By Dakota Jackson, Associate Director of Visitor Services

Moving the A.T. Visitor Experience Forward

November 19, 2021

One of my favorite things about the Appalachian Trail (A.T.) hiking experience is that it can vary completely from person to person. There are hundreds of factors that can impact your personal experience on the Trail, including when you hike, who you hike with and what knowledge you bring with you before stepping onto that footpath. This is what makes the A.T. experience so alluring: the reality that, whatever your journey on the Trail, it will be unique to you.

But we also recognize that, depending on who you talk to or the websites you visit, it might seem like there is only one “real” A.T. experience. This is where the ATC’s newly-formed Visitor Services program comes into play: our key focus is to help ensure your experience on the A.T. is, at minimum, both safe and successful, and that you are able to approach the Trail in a way that is most enjoyable for you. In order to accomplish that, the Visitor Services team has three priorities in mind.

Creating a Visitor Experience for All

The Visitor Services team works to inspire, empower and educate current and future visitors of the A.T. by building on their current knowledge and experience with the Trail. Our goal is to foster the understanding that the A.T. is for everyone, no matter how far you walk along it.

More than 3 million visitors are drawn to the Trail each year, and while many immediately think of aspiring thru-hikers attempting to travel the entire Trail in one year, the vast majority of visitors seek the Trail for other reasons. Beyond hiking and camping, some of those reasons include opportunities to observe wildlife, to explore the Trail’s unique history, or simply for a chance to seek solace from our busy modern lives. Some might not even know what the Trail is but stumble into their A.T. experience by entering an A.T. visitor center, reading a book that features the Trail, or going on a class trip to visit their local section.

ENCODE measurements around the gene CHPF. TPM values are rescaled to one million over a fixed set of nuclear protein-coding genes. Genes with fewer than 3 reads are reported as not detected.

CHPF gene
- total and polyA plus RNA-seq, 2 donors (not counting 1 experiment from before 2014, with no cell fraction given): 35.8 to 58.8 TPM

Each of these experiences, from thru-hikes to accidental strolls on the Trail, can all be improved upon by a welcoming, informative experience. By identifying these desires and meeting visitors’ needs, we can help people capture the A.T. experience they truly want.

Programs provided and supported by ATC Visitor Services can encourage people of all backgrounds to find and create their own A.T. experiences.

Connecting Through Stories

The stories we share through exhibits in our visitor centers, programs, and in our interactions with visitors must create meaningful connections to whoever walks in the door (literally or metaphorically — our website and social media channels are part of that experience, too). Identifying and sharing powerful stories — whether about the natural wonders of the surrounding landscape, the origins of the A.T., the indigenous communities that stewarded the land long before the Trail existed, or the people who continue to help build, maintain, recreate on and celebrate the Trail today — will connect visitors with the perspectives and voices that have helped create and protect the A.T.